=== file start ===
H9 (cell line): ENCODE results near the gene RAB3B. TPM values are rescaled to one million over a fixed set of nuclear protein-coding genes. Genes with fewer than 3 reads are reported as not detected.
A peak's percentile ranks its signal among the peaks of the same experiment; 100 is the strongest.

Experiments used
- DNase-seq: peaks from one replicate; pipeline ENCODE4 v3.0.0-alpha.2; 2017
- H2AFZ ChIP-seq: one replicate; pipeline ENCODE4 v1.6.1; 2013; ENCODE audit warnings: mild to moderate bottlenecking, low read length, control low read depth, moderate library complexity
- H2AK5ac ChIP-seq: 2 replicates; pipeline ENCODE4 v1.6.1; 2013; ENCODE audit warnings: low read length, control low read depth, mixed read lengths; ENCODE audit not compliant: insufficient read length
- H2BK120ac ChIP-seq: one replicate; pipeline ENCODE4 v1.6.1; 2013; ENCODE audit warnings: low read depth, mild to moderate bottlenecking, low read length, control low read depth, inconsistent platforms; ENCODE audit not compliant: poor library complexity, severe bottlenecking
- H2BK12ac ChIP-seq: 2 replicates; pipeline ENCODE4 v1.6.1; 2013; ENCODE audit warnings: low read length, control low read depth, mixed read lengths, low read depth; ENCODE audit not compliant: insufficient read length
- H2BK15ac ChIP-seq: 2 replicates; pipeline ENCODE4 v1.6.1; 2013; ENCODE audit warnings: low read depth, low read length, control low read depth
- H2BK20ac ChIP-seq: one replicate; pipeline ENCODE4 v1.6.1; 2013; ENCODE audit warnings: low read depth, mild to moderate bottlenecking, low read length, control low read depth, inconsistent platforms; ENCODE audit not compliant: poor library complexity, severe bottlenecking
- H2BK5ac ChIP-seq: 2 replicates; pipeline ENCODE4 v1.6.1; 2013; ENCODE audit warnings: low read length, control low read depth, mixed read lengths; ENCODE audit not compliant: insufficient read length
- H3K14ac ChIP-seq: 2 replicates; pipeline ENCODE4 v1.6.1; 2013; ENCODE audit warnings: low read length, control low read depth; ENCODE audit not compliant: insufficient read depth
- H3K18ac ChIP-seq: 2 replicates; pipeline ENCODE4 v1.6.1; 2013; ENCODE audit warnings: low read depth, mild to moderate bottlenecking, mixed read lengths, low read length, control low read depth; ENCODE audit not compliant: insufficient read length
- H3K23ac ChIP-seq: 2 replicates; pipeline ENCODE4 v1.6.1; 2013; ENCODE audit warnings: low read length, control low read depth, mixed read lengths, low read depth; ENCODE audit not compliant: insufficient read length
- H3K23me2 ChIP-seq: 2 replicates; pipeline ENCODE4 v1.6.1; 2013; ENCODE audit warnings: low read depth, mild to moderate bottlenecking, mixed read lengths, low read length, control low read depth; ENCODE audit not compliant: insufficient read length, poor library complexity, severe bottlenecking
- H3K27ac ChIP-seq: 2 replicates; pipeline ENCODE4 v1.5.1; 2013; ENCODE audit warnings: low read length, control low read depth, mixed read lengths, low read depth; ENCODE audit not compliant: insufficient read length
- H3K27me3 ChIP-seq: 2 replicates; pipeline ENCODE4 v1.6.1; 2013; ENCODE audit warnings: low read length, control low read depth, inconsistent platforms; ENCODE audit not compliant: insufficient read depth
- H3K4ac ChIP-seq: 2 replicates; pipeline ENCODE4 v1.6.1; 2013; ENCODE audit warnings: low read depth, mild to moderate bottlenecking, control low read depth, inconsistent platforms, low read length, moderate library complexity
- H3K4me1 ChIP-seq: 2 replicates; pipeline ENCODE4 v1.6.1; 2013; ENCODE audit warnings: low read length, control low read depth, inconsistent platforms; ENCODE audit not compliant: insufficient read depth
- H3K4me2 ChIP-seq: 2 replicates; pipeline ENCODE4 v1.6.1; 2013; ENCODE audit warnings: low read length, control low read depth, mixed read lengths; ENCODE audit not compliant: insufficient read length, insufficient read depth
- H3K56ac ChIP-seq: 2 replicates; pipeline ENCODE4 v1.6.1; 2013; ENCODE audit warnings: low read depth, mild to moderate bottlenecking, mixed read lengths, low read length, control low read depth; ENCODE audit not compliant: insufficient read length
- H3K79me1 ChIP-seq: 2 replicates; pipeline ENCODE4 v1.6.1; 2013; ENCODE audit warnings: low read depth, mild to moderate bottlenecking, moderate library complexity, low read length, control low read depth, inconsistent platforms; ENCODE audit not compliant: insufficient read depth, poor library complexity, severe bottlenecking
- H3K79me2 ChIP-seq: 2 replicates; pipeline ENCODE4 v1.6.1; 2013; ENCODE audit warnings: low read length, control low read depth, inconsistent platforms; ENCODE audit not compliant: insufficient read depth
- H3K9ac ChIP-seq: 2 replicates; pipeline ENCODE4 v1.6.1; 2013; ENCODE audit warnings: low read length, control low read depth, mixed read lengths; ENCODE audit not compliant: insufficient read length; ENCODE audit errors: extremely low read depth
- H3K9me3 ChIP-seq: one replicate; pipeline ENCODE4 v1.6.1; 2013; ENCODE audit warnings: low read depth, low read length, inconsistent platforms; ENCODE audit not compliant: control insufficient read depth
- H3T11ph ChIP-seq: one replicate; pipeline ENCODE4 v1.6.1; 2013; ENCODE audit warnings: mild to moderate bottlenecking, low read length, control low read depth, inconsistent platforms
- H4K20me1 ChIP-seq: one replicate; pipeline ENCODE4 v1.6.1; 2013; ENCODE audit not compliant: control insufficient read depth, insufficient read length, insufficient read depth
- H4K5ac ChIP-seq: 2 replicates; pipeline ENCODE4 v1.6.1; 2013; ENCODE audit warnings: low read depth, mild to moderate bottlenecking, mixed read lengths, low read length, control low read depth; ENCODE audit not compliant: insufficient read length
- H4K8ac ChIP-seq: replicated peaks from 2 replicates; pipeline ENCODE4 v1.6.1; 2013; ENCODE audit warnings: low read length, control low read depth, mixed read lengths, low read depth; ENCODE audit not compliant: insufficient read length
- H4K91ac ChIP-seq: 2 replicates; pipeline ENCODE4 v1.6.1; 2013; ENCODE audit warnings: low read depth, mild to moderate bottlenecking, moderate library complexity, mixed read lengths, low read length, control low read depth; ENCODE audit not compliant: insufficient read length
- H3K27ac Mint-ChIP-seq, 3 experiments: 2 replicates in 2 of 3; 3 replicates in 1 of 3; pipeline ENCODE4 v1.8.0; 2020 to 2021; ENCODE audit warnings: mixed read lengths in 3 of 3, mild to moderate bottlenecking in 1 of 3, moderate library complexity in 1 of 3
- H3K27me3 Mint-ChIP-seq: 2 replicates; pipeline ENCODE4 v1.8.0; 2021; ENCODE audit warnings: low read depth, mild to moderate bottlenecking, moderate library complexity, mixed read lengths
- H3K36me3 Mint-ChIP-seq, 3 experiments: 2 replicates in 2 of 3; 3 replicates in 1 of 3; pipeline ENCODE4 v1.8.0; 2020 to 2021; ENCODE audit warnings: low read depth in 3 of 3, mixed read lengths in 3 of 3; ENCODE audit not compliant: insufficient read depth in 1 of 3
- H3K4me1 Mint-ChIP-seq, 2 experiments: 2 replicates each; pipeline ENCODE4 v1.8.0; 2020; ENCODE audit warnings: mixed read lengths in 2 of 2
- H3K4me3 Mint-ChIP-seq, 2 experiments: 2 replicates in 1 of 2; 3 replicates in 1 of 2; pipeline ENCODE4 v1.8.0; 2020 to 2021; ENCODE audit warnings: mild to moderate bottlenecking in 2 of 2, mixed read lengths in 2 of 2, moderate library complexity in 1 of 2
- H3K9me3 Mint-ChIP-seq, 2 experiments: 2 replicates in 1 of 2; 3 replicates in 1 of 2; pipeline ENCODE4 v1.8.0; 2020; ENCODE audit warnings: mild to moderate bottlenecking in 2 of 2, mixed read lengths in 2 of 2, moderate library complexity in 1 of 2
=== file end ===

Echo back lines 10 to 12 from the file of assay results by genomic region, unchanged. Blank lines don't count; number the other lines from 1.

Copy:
- H2BK20ac ChIP-seq: one replicate; pipeline ENCODE4 v1.6.1; 2013; ENCODE audit warnings: low read depth, mild to moderate bottlenecking, low read length, control low read depth, inconsistent platforms; ENCODE audit not compliant: poor library complexity, severe bottlenecking
- H2BK5ac ChIP-seq: 2 replicates; pipeline ENCODE4 v1.6.1; 2013; ENCODE audit warnings: low read length, control low read depth, mixed read lengths; ENCODE audit not compliant: insufficient read length
- H3K14ac ChIP-seq: 2 replicates; pipeline ENCODE4 v1.6.1; 2013; ENCODE audit warnings: low read length, control low read depth; ENCODE audit not compliant: insufficient read depth